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Old 03-17-2006, 09:36 AM   #1  
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Question Has anyone read or followed " Overcoming Overeating"?

It was recommended reading for me, and I think the book , so far, has some great principels but it recommends that you have all the food that you love to eat around and stock pile it. I can not do this. Has anyone tried this method? I can see myself gaining 20 lbs more. The book seems to say you need to accept yourself as you are right now even if you never loose another pound, I don't want to be this size forever , I want to be able to walk and play with my kids. Anyone have any experience with this book, that they can give me? Thanks Cheryl
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Old 03-17-2006, 09:44 AM   #2  
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I haven't read that book in particular, but I have heard of the stockpile theory. I'm sorry, if I filled my kitchen with the stuff I loved, I scarf it all down in an instant. I never really understood that theory. I'd also be interested if anyone understands that or has tried it.
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Old 03-17-2006, 11:33 AM   #3  
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That stock piling thing would be a hard one I think. For me, I sometimes have had stuff that I probably should stay away from in the house ~ on some days, it could sit there and I would have no desire to touch it ~ then on other days, I couldn't leave it alone ~ it just depended on what was going on in my life I guess ~ some days I am stronger than others.
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Old 03-17-2006, 11:50 AM   #4  
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I've read it, several times, but have never followed it. Some of the ideas work for me and some don't. One that doesn't is the foundation of the program--the stockpile theory. The reason it doesn't work for me? I believe that there ARE some "bad foods".

In our food supply now, as it has evolved, there are components and foods that our bodies just aren't equipped to handle. HFCS is a good example. The body doesn't know what it is or what to do with it, so preferentially stores it as fat. Sure, the body can 'handle' it, but it handles it as an unknown. Trans fats--they're linked to an increase in heart disease. Do I want that in my body? I'm trying hard enough to avoid heart disease without shooting myself in the foot by giving my body the BUILDING BLOCKS for it!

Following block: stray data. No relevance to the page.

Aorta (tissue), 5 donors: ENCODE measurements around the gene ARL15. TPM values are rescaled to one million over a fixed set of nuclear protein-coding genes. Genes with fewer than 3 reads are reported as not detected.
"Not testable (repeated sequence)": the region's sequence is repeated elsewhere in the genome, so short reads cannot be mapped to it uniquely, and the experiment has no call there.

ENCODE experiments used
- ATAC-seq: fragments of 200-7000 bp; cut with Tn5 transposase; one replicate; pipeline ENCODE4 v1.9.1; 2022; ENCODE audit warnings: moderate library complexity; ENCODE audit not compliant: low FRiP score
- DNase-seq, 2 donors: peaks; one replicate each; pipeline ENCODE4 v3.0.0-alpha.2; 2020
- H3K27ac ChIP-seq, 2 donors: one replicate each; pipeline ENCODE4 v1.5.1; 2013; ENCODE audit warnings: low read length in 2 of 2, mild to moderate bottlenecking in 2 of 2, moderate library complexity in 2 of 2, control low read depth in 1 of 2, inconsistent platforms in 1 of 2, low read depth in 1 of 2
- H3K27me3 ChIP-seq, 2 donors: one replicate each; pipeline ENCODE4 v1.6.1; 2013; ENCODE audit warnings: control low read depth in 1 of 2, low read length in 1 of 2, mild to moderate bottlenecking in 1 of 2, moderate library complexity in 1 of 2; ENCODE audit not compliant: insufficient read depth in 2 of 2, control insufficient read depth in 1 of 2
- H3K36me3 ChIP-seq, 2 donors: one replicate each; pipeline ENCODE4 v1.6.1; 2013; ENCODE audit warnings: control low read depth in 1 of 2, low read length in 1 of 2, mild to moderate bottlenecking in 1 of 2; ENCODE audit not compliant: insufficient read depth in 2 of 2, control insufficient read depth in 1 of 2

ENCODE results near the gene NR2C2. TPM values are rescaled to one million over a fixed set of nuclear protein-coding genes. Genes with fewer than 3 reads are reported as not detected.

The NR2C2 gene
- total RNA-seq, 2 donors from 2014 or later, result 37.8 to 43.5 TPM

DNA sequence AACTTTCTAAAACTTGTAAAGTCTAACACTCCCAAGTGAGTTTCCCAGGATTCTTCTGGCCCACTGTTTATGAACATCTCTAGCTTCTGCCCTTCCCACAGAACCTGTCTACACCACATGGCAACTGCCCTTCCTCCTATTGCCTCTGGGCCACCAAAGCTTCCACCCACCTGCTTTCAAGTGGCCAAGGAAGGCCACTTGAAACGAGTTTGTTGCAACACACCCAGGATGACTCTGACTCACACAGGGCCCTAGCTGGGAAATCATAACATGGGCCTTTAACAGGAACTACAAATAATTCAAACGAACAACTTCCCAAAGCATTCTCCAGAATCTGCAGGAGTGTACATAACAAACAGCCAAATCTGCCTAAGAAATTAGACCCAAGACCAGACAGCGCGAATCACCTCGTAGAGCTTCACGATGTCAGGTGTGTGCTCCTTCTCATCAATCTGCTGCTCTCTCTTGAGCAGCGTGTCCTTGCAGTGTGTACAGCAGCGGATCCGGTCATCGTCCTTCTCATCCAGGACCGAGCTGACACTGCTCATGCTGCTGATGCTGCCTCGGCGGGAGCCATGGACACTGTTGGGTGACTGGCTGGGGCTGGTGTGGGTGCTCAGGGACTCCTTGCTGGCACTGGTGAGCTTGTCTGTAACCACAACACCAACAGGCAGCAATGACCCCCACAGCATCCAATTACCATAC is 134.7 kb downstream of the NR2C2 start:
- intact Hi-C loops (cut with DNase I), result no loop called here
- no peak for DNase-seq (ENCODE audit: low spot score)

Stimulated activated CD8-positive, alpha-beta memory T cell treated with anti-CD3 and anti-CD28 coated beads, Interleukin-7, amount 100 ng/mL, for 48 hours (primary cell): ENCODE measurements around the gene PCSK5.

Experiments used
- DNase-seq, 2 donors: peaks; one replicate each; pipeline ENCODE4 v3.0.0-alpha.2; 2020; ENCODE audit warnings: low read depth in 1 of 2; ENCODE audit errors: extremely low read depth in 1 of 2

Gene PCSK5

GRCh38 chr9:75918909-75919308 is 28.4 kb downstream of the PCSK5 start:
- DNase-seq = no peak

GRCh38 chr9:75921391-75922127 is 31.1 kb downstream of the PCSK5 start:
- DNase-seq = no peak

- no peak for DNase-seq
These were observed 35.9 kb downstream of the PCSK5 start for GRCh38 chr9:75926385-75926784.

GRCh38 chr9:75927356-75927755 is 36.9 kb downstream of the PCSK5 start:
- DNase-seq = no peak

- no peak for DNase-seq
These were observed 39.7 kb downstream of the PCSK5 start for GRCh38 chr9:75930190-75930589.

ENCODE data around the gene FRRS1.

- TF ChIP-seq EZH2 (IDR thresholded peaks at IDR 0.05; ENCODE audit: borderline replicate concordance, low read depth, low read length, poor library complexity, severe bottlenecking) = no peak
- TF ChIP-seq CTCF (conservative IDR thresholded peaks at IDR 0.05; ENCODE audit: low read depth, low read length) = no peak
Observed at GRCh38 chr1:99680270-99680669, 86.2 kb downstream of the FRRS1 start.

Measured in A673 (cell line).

So, yeah. I DO believe there are bad foods, and I'm not willing to have them in my house. But then, I guess that since I don't crave them, they're not triggers and not something I should be stockpiling. But certainly, when I started this journey and before I knew about how bad these components are for my body, foods containing HFCS and trans fats would have made it into my stockpile. So who's to say? I don't really crave things anymore...I don't remember the last time I had a huge craving for anything. I get hungry, certainly, but cravings, since I cut out sugar and [most] white flour, don't really happen.

Other ideas in the book, like carrying your food with you, work for me. I plan the night before and pack my bag so that I know I have just exactly the foods I want and need with me the next day. But again, those aren't trigger foods--unless you consider lowfat string cheese and celery with peanut butter trigger foods. And I like the idea of parenting myself--taking really good, nurturing care of myself.

I guess it's like any program--take what works for you, leave the rest.
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Old 03-17-2006, 12:34 PM   #5  
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I've heard of the practice too -- the theory is that you might gain a bit at first, once you realize you can have anything any time you want to, you start to eat for your body's needs instead out of compensation for deprivation (famine mode, eat what you can, while you still can).

I never would have believed it would work, especially as I have 200 lbs to lose, I obviously cannot be trusted with eating any time I WANT to, or so I thought.

Hubby and I joined WW 6 weeks ago, and we decided we would change what we were eating, but would buy one or two snack foods that we would portion out ahead of time into 3 point bags. Before we would often sit down with a can of pringles or a 10 oz bag of chips, and finish it while watching tv (and not necessarily sharing). We had a kitchen drawer we filled with all of the little ziploc baggies, and without realizing it, we have stockpiled quite a stash. Mostly because we still buy a bag of snacks at the grocery each week, and portion it out, but only eat one or two serving. So after 6 weeks, I had to find a bigger storage spot for the little bags because we're not eating them. I told hubby just the other night, we need to stop buying snacks until we eat what we have (which at the rate we're eating them will be about 3 months or more). I never would have believed we could have snack foods like chips, nuts, and crackers around, and be able to control our selves.
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Old 03-17-2006, 01:17 PM   #6  
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That's a great idea, kaplods. I'm going to borrow it, ok???
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Old 03-17-2006, 01:47 PM   #7